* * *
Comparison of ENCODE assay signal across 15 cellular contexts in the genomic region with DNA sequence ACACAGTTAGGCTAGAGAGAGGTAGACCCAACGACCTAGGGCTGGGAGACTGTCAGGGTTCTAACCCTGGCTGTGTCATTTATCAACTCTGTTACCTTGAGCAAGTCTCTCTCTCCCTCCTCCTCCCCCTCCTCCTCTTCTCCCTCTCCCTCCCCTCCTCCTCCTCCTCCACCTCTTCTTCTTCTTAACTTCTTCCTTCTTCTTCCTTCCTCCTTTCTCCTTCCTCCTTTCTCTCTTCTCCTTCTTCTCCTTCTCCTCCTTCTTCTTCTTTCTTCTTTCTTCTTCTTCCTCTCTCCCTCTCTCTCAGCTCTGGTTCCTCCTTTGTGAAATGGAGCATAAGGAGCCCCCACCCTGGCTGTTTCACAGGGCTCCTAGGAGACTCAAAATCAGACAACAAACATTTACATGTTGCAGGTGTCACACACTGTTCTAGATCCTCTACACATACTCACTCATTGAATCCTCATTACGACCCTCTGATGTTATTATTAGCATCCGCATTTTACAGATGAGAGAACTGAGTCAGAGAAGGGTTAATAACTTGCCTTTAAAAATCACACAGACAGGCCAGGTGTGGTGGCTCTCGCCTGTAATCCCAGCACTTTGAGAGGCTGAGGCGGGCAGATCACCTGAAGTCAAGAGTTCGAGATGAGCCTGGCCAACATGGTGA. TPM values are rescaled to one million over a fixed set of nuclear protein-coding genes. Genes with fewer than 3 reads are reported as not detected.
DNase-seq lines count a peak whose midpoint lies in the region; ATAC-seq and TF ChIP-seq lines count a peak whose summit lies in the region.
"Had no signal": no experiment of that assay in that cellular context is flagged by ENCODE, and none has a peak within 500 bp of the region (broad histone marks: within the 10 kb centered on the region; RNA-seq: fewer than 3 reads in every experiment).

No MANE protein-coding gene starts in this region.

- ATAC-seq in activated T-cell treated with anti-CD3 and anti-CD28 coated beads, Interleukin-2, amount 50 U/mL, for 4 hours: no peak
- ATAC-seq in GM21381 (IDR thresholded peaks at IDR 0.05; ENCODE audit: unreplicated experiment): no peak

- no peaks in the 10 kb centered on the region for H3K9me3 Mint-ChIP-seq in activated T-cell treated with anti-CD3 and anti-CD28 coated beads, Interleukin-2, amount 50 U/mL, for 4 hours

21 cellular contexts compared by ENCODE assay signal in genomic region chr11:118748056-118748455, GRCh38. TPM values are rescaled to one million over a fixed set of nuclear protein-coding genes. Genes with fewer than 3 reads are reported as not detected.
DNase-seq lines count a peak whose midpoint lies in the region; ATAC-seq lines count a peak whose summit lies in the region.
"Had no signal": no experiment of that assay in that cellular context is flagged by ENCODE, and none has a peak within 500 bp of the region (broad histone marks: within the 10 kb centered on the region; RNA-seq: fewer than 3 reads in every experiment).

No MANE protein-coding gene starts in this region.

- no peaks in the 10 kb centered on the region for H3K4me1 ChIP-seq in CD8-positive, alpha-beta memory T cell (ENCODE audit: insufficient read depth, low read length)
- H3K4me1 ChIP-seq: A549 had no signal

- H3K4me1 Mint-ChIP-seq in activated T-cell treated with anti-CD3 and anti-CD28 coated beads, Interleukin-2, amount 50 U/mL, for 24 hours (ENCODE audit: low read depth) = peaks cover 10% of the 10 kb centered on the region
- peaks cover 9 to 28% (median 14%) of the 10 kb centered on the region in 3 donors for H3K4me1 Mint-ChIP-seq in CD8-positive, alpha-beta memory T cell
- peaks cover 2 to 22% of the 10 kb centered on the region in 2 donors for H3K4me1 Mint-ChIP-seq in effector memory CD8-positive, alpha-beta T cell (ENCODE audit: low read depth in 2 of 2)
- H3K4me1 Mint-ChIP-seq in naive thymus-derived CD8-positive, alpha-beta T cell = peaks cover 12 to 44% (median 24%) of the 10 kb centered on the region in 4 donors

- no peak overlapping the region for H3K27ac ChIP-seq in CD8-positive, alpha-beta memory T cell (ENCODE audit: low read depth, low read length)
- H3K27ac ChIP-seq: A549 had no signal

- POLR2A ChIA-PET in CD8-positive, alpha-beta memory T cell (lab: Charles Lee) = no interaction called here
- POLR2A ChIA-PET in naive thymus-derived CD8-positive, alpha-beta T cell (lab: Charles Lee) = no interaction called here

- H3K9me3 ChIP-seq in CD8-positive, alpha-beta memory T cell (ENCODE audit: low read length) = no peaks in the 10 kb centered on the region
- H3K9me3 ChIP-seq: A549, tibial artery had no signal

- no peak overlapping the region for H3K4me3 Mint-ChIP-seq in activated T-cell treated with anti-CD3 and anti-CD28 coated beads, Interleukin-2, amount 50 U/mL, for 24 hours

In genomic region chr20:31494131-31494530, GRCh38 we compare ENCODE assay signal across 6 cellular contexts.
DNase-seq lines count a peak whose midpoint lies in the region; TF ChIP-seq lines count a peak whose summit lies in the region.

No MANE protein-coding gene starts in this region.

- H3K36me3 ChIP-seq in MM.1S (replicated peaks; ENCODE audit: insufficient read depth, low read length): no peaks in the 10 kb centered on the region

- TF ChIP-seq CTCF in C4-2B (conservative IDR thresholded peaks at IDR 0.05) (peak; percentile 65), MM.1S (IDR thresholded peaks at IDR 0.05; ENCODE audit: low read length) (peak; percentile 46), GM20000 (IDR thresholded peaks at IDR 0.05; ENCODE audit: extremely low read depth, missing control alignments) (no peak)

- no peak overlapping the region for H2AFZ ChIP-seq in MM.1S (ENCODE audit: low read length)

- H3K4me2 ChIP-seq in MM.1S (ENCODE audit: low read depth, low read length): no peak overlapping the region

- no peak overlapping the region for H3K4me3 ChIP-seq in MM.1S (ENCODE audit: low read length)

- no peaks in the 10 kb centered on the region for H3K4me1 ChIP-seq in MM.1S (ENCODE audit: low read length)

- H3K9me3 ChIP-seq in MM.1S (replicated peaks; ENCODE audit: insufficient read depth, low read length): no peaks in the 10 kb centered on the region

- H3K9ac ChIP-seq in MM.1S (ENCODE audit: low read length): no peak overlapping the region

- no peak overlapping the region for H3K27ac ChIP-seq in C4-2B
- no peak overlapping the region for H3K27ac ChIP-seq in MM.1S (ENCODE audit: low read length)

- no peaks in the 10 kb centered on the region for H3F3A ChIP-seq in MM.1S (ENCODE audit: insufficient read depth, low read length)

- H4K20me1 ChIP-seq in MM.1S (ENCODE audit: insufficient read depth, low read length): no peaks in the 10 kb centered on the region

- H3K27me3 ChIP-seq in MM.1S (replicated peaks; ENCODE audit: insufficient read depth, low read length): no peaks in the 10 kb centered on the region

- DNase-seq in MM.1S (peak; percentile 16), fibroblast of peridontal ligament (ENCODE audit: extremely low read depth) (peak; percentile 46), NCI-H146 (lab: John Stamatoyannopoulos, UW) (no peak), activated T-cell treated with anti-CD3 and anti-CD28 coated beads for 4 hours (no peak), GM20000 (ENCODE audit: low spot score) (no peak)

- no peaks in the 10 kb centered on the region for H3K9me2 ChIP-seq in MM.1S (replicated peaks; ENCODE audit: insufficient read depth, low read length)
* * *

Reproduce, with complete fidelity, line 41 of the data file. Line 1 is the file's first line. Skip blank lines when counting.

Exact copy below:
- DNase-seq in MM.1S (peak; percentile 16), fibroblast of peridontal ligament (ENCODE audit: extremely low read depth) (peak; percentile 46), NCI-H146 (lab: John Stamatoyannopoulos, UW) (no peak), activated T-cell treated with anti-CD3 and anti-CD28 coated beads for 4 hours (no peak), GM20000 (ENCODE audit: low spot score) (no peak)